Surrender of 1933 Saint-Gaudens double eagle puts one puzzle piece in place

Example matches mystery coin illustrated in 2004 book
By , Coin World
Published : 06/11/18
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Comparison of a set of images from David Tripp’s 2004 book Illegal Tender with those of a 1933 Saint-Gaudens gold $20 double eagle the U.S. Mint recently reported was surrendered to its custody reveals that both illustrate the same coin.

The Tripp book illustrations compared were of a 1933 double eagle of unknown pedigree. Whether the coin is the same one that dealers Fred Weinberg, Julian Leidman and others examined on the coin show circuit in the late 1970s remains unknown as well.

The images from Tripp’s book indicate time of creation of the photos as circa 1980.

Some numismatists are speculating that the surrendered coin was once held, at different times, in the collections of numismatists R.E. “Ted” Naftzger and H. Jeff Browning.

Many of the gold $20 coins in Browning’s collection, sold in October 2001 by Sotheby’s in conjunction with Stack’s, were from Naftzger’s holdings. Browning’s collection reportedly included a 1933 double eagle that had also been among Naftzger’s holdings.

 


original design for the Washington Monument Inside Coin World: Note shows Washington Monument as it should have looked: A 19th century note shows the Washington Monument in its original though abandoned form. Also in the June 25 Coin World, a coin scandal begins in 1935.


Both Browning and Naftzger are deceased.

The coin image depicted in Tripp’s book and images of the coin now in Mint custody exhibit the same diagnostics, including post-strike marks and damage from handling.

On the obverse a raised diagonal mark appears below the B in LIBERTY; trailing scuffs are found in the field to the left of Liberty’s hair; and on the right, a spot appears at the end of the eighth ray down from Liberty’s side.

On the reverse, a number of deep horizontal cuts appear on the eagle’s wings and neck; a mark in the field above the eagle’s beak between the two rays is the same; and an identical sharp horizontal cut extends through the lower portion of the upright of the second L of DOLLARS.

The owner of the surrendered gold piece, who Mint authorities do not identify, reportedly voluntarily turned the piece over to the Mint through the Secret Service, not wanting to be in possession of stolen property.

Mint officials have not disclosed when that transfer took place.

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According to the U.S. Mint, none of the 445,500 1933 double eagles was officially released through legitimate channels and any extant example should be considered stolen government property.

Only the example purported to have once been owned by King Farouk I of Egypt is an exception, having been removed from American soil in 1944 under an export license granted through the U.S. Treasury Department.

The coin alleged to be the Farouk piece, upon its return to American soil in 1996, was seized during a Secret Service sting operation.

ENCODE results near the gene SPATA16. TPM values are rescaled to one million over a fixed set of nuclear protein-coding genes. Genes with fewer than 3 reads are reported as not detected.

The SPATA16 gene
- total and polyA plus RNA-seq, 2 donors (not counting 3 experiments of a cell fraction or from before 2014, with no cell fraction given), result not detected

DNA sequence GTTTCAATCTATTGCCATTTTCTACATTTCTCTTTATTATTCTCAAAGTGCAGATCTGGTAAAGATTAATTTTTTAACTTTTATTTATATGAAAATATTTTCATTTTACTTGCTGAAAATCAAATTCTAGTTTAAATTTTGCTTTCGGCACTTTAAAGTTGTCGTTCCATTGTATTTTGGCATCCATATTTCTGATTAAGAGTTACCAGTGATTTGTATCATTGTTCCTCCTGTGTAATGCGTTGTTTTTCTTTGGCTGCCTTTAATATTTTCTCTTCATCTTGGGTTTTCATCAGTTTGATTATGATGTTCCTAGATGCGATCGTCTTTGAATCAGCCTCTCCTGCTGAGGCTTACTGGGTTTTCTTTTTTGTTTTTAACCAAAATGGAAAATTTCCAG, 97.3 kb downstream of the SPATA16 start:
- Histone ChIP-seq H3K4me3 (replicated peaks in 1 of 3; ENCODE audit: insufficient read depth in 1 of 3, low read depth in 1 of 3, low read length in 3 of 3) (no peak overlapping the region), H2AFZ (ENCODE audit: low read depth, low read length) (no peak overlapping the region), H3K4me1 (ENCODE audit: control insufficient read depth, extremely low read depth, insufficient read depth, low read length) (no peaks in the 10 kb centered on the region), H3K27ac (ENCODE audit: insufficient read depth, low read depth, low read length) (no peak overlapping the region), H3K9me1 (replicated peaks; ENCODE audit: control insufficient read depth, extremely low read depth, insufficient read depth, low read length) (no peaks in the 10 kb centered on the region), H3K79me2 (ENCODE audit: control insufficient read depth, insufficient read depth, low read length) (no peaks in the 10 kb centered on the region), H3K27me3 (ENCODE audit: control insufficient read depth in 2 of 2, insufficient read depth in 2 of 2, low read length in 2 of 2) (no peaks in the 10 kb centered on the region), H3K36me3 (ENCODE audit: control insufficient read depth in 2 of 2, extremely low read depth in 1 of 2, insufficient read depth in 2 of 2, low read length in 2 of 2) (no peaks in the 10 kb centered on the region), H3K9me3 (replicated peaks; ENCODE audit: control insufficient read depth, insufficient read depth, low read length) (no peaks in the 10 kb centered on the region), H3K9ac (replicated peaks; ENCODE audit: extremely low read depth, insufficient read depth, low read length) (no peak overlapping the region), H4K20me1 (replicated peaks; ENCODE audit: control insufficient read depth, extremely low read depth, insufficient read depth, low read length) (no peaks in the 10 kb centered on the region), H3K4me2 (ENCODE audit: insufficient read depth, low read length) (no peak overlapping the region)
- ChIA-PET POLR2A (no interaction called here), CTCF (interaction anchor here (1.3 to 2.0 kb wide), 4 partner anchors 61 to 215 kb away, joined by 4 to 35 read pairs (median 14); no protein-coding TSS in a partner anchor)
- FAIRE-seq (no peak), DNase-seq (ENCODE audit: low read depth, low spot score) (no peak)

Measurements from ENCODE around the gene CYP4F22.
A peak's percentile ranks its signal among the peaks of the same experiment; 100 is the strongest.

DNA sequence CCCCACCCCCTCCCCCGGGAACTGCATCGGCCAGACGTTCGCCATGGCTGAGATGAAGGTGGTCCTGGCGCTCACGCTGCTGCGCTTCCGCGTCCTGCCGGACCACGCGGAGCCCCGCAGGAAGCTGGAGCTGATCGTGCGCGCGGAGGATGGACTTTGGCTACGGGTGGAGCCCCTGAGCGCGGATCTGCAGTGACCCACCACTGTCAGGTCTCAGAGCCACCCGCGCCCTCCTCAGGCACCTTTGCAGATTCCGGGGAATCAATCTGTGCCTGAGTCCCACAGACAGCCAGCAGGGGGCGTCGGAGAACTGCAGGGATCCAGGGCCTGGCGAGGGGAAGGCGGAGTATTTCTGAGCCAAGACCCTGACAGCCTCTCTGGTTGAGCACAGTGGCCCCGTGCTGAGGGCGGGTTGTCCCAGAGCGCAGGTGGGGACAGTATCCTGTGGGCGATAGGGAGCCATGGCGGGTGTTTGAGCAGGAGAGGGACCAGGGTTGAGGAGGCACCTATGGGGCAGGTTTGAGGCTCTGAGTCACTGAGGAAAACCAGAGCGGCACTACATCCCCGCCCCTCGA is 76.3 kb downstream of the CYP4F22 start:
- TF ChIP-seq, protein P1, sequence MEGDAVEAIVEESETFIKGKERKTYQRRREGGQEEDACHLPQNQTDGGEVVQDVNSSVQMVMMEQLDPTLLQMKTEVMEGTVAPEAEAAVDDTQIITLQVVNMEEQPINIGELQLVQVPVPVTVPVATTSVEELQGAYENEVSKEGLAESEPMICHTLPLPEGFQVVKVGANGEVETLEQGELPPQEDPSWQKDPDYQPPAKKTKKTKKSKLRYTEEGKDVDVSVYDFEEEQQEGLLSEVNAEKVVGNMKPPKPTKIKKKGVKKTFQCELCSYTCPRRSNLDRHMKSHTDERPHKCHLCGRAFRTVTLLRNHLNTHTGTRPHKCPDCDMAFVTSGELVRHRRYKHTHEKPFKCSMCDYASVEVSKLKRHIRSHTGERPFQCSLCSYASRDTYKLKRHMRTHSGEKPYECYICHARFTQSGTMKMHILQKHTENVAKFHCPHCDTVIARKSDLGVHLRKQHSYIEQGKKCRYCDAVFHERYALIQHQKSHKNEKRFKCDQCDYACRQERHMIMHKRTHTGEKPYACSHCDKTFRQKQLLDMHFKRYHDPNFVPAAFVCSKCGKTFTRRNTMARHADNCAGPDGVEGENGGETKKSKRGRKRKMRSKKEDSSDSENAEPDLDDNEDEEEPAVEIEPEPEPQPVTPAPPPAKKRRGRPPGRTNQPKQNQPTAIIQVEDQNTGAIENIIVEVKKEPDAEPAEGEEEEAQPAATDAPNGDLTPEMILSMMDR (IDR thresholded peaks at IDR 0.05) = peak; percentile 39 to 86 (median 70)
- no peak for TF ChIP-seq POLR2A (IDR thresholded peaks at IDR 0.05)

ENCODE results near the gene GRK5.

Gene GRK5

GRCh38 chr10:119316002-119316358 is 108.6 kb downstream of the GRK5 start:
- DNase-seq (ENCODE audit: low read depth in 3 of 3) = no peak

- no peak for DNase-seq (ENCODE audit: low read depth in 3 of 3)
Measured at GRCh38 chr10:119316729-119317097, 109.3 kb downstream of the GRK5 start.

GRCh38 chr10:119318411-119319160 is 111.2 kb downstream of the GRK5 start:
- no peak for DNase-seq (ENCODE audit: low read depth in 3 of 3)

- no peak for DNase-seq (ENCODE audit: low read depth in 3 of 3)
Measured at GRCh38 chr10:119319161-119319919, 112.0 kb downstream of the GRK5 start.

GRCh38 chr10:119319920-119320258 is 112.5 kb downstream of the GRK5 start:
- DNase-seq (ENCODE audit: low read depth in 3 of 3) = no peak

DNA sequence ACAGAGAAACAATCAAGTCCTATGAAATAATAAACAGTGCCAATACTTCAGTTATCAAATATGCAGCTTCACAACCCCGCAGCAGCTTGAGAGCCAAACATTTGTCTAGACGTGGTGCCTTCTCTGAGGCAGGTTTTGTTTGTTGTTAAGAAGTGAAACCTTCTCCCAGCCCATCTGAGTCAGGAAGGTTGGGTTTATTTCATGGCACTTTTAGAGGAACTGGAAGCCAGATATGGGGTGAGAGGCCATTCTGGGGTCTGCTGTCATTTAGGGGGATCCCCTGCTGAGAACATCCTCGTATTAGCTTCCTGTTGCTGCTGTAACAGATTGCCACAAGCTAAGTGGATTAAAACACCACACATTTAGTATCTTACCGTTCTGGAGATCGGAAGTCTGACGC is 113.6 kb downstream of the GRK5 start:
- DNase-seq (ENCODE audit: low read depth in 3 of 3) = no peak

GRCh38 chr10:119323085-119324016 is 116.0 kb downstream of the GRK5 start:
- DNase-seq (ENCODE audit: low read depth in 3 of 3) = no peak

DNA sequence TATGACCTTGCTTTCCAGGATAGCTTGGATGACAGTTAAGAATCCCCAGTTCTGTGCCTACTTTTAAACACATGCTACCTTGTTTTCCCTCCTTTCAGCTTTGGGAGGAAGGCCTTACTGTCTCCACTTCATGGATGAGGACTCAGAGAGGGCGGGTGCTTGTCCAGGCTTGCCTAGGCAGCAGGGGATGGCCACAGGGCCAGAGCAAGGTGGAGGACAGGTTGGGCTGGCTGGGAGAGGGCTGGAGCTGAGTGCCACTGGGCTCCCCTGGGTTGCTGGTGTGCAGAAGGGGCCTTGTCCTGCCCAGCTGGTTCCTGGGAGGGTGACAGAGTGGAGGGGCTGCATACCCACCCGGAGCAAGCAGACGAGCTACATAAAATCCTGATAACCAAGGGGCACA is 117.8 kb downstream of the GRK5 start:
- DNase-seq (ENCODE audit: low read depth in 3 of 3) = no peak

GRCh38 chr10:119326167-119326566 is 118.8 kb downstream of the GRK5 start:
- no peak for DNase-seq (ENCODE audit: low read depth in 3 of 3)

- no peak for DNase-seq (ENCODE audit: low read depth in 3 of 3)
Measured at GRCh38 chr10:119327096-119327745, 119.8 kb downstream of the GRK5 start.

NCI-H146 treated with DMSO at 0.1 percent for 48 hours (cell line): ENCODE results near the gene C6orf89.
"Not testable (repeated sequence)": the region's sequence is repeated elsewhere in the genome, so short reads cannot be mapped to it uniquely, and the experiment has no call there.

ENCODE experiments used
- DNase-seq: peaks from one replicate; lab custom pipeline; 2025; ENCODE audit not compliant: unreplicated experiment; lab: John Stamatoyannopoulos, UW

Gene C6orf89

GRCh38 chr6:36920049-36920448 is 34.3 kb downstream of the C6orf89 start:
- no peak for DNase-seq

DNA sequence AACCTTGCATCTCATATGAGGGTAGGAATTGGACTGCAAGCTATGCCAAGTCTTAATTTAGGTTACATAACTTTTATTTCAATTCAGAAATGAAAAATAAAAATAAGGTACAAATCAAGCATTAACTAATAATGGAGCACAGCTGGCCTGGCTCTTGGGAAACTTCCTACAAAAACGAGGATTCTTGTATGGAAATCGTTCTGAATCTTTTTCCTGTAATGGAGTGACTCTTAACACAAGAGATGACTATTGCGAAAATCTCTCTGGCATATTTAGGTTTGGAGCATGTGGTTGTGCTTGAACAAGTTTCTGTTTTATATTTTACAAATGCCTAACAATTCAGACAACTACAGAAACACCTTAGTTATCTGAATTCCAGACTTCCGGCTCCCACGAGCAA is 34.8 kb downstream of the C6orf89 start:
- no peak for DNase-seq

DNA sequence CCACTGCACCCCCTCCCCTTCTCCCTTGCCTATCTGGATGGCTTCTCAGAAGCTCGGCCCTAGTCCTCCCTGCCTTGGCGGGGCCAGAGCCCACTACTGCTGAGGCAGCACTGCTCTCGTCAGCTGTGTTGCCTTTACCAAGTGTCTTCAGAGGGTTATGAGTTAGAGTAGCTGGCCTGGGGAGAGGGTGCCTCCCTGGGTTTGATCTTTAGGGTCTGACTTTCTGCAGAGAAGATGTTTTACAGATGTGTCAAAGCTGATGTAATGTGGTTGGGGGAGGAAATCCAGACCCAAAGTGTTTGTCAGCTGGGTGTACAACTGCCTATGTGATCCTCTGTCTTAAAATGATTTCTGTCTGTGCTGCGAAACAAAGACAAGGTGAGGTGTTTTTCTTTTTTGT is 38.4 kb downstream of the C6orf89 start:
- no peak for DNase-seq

After five years of litigation, the government and the dealer from whom it was seized reached an agreement, and the piece was sold July 30, 2002, by Sotheby’s in conjunction with Stack’s, for $7.59 million. The net proceeds were split between the Mint and British dealer Stephen Fenton who had brought the Farouk piece into the United States.

The buyer of the coin at auction, who remains unidentified, had to also pay an additional $20 to monetize the gold piece as a coin, though many in the numismatic community question the Mint’s position on “monetization.”

It remains the only 1933 double eagle legal to own. It is currently on public display at the New-York Historical Society.

The recently reported 1933 double eagle brings to 21 the number of 1933 $20 coins that the government has recovered of the 25 that authorities say Philadelphia Mint cashier George McCann and Philadelphia jeweler and coin dealer Israel Switt removed from the facility by illegitimate means.

Of the four remaining examples, U.S. Mint officials indicate another piece remains somewhere in the United States, another is somewhere in Europe, and whereabouts of the remaining two piece is unknown.

Nine of the recovered examples were melted by the government in 1944. Another 10 are stored at the Fort Knox Bullion Depository in Kentucky; they were turned over to the Mint by Switt’s heirs in 2003 after being discovered in a Philadelphia bank safe-deposit box.

The surrendered 21st piece is housed in the same Fort Knox vault as the 10 pieces seized from Switt’s heirs.

Exclusive of the 25 pieces that Switt and McCann handled are two examples the Mint sent to the National Numismatic Collection at the Smithsonian Institution’s National Museum of American History. 

The two examples in the National Numismatic Collection and the group of 10 at Fort Knox are identified as having been struck from the same pair of coinage dies.

The surrendered gold piece was struck from a different set of dies. 

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